Gov. Jerry Brown said Tuesday.

Can A City Get To Net Zero? Lancaster, California Mayor Thinks
So. R. Rex Parris is the mayor of Lancaster, California – a city
of 158,000 inhabitants close to Los Angeles.  He’s both a
Republican and a strong believer that we have an obligation to do
everything we can to combat the impending threat of climate
change. With respect to climate change, he was quoted last year
in the New York Times as saying “I may be a Republican, but I’m
not an idiot.” Posted.


Drought among the worst in Texas in past 500 years. Will
record-breaking droughts become the "new normal" for South Texas?
That question was posed by the state Climatologist John
Nielsen-Gammon at a meeting of the Edwards Aquifer Authority
board Tuesday. The current drought, which started four years ago,
is among the five worst in the past 500 years, he said. If it
continues to be as dry as it is has been, the drought could be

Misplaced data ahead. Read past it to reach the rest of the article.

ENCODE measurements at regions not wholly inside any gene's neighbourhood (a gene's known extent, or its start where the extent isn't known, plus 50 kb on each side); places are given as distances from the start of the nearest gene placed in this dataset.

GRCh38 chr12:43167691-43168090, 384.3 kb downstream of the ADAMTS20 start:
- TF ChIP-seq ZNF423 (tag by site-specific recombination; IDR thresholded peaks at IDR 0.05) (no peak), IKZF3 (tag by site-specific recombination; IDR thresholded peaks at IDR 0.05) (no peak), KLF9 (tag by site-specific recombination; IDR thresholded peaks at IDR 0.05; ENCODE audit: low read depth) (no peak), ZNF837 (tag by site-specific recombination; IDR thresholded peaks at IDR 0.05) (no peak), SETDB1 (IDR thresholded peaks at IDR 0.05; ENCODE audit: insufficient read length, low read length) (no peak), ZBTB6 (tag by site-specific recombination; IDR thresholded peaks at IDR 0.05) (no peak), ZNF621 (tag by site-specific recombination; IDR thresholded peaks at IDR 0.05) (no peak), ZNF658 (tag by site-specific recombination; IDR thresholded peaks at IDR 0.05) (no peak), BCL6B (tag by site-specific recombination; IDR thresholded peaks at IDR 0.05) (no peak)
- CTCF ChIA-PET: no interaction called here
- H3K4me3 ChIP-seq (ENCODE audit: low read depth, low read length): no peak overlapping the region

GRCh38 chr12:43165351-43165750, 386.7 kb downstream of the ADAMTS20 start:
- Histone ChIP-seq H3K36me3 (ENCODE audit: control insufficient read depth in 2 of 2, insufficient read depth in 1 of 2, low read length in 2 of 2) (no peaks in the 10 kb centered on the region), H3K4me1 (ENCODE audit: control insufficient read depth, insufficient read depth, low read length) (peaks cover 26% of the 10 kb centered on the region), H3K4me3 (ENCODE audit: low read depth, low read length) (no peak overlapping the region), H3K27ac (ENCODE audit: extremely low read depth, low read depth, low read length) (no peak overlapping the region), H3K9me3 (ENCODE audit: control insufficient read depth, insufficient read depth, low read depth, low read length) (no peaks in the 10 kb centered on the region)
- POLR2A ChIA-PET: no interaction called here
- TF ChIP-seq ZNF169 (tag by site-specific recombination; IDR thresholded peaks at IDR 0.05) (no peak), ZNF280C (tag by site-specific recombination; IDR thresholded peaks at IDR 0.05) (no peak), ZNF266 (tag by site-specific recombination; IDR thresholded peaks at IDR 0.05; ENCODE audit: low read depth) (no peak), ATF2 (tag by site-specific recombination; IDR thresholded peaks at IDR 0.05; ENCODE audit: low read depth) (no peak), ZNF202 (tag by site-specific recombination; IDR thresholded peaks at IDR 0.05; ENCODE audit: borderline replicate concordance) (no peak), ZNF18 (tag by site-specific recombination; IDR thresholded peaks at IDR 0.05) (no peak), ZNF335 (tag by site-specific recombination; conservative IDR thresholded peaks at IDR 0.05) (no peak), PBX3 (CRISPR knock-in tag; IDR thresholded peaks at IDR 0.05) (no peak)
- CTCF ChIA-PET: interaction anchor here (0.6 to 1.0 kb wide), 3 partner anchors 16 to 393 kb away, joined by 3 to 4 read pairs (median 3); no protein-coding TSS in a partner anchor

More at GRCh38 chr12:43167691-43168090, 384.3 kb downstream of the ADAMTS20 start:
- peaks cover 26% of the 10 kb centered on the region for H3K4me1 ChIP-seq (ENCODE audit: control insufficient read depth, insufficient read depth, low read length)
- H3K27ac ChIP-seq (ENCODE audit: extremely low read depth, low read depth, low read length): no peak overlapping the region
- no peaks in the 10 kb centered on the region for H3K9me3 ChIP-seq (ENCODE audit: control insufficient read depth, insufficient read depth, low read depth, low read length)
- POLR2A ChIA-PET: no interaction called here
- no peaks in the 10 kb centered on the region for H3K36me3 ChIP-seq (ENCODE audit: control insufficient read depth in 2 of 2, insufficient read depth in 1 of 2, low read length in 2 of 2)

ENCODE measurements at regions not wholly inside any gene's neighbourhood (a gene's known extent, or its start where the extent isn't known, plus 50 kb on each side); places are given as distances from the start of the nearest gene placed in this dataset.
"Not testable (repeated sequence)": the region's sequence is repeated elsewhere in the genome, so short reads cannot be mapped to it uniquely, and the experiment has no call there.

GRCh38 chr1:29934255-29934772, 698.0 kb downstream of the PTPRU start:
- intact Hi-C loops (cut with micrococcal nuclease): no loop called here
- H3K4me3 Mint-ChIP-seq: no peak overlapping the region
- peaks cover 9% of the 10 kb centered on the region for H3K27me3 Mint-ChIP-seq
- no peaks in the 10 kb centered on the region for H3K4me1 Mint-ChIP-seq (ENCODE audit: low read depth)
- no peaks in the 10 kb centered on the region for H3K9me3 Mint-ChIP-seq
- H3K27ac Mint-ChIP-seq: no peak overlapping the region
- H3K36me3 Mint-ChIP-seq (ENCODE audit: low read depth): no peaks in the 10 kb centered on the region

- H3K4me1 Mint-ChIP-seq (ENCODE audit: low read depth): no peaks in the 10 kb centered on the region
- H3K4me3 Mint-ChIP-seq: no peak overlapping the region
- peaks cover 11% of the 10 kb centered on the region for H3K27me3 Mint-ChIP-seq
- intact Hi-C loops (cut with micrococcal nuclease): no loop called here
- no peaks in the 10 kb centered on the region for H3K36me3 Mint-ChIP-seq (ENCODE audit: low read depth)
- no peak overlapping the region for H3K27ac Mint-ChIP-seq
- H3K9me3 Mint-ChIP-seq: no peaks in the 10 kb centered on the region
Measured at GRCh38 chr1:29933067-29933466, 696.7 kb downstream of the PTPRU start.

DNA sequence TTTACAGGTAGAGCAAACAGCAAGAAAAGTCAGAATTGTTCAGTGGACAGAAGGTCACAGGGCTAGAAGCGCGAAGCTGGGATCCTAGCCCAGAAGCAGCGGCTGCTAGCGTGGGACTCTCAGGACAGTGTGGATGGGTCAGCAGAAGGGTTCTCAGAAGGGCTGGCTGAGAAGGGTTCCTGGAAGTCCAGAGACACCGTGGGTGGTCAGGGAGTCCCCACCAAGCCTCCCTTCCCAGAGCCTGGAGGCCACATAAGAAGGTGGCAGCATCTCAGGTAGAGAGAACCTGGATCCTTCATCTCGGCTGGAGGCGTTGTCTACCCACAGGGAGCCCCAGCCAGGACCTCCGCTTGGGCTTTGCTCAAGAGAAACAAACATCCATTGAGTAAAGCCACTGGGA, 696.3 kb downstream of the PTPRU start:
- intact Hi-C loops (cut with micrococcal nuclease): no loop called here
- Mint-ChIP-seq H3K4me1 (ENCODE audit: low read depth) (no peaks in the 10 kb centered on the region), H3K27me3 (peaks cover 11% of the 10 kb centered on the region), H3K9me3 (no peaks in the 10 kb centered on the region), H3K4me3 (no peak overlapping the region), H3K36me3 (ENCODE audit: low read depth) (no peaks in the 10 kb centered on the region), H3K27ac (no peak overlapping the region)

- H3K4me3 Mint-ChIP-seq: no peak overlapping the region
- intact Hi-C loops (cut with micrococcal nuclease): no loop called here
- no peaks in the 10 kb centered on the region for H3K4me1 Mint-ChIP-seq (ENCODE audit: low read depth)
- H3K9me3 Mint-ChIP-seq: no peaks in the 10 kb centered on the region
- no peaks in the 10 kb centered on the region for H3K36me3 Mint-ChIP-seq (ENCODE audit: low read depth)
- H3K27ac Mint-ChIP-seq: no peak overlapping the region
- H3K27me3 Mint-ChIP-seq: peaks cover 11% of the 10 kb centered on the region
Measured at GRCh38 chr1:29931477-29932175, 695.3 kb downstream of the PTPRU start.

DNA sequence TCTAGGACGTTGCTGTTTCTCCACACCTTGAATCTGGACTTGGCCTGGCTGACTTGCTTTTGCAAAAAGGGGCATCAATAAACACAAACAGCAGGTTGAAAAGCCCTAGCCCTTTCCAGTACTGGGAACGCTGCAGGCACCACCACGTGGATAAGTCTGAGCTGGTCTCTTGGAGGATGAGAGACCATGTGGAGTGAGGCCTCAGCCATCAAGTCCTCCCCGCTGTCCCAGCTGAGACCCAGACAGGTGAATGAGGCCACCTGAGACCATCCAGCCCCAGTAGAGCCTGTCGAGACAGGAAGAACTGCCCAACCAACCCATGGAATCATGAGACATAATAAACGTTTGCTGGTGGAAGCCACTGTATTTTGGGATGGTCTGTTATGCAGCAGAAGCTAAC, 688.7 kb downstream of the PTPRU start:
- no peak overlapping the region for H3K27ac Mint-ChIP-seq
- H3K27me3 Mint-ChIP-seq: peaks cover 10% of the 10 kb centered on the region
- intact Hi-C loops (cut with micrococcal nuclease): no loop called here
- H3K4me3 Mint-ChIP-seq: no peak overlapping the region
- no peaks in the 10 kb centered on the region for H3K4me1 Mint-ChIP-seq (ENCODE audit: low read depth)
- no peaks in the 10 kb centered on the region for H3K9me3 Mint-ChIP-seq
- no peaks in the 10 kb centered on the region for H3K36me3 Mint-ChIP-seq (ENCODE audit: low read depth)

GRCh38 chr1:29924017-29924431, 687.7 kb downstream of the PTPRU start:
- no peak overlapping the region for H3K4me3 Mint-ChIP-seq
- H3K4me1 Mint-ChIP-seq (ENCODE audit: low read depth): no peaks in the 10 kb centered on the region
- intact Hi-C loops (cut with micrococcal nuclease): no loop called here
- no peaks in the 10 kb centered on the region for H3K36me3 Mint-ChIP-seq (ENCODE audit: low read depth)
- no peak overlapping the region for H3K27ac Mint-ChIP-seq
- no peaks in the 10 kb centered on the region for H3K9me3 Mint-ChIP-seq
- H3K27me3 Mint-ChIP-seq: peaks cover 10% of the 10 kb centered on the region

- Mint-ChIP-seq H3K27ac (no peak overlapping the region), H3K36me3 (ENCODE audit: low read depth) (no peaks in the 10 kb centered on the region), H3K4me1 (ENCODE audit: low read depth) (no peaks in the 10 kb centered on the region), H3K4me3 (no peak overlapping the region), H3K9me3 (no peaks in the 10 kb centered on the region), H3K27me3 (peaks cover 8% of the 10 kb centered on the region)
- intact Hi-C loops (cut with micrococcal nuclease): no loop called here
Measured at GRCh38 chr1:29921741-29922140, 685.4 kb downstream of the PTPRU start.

the third worst. Posted.

DROUGHT: State will short Castaic instead of shrinking Lake
Perris. The magnitude of California’s drought hit home with water
managers recently when they considered draining what’s left of
Lake Perris just to get some Inland communities through a dry
spring. The unprecedented move was averted in the past few weeks
after Metropolitan Water District, Southern California’s
wholesaler, searched for another way to get 30,000 acre-feet of
water to western Riverside County. Posted.

How much would you pay for an avocado? California's drought will
make fruit and vegetables more expensive, but whether consumers
can stomach the cost is up for debate. According to farmers and
food sellers, water shortages in Central California are forcing
growers to pay more for imported water or cut back on planting.
That means crops that use more water could see their prices rise
steeply. Posted.
http://www.eenews.net/climatewire/stories/1059999541/print BY


Westport Executive Talks About A New Dynamic in Natural Gas
Trucking. At the 2014 Alternative Clean Transportation Expo, Fool
contributor Jason Hall sat down with Mark Aubry, Westport
Innovations' vice president of sales and marketing, to talk about
how adoption of natural-gas vehicles is ramping up in the heavy
trucking sector. Posted.


Fed govt acknowledges gaps in oil well inspections. The federal
agency tasked with managing oil and gas development on Wednesday
acknowledged it needed to do more to improve oversight of
drilling, pointing to a lack of funding as reasons it failed to